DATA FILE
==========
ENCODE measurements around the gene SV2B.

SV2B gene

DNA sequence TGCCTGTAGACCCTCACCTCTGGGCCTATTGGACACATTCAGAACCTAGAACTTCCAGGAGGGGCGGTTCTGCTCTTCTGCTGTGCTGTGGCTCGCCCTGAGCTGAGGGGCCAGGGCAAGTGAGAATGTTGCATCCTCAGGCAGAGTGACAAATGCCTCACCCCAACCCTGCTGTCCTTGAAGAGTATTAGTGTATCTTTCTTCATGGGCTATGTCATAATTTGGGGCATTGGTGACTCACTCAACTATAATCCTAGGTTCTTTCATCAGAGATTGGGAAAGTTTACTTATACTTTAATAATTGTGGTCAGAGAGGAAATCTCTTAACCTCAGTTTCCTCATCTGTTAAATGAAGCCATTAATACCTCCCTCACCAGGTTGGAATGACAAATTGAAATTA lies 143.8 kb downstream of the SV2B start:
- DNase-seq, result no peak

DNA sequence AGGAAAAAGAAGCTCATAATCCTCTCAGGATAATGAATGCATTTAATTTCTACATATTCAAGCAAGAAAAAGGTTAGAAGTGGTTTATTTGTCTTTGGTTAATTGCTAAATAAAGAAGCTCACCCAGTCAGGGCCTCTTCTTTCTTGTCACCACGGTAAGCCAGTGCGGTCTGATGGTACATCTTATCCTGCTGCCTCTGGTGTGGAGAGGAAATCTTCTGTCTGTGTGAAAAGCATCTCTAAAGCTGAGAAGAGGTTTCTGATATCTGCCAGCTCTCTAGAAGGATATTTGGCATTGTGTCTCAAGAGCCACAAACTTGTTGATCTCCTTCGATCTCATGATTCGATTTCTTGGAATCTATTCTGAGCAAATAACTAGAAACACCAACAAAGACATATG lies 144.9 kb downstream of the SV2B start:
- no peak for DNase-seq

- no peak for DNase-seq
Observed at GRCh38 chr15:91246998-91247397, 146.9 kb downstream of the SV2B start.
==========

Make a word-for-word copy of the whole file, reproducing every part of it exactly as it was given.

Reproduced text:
ENCODE measurements around the gene SV2B.

SV2B gene

DNA sequence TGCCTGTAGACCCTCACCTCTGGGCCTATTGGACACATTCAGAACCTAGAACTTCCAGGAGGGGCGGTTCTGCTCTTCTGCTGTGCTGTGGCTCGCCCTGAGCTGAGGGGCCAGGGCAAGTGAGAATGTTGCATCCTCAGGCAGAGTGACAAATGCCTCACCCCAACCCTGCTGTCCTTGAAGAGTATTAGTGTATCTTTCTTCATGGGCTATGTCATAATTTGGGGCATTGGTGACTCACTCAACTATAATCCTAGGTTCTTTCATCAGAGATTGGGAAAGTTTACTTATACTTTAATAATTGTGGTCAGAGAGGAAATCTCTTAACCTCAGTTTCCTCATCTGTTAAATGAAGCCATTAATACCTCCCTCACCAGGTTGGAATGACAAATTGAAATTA lies 143.8 kb downstream of the SV2B start:
- DNase-seq, result no peak

DNA sequence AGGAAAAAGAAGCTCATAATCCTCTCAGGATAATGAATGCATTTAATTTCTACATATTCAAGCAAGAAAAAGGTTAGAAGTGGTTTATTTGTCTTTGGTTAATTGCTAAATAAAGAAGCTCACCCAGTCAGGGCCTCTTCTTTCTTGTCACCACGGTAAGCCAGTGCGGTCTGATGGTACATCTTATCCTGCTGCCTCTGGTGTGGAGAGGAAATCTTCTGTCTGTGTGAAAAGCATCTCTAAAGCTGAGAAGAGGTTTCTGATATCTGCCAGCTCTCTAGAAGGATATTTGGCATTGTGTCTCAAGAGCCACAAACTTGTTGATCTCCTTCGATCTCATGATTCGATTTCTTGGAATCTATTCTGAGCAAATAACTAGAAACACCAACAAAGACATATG lies 144.9 kb downstream of the SV2B start:
- no peak for DNase-seq

- no peak for DNase-seq
Observed at GRCh38 chr15:91246998-91247397, 146.9 kb downstream of the SV2B start.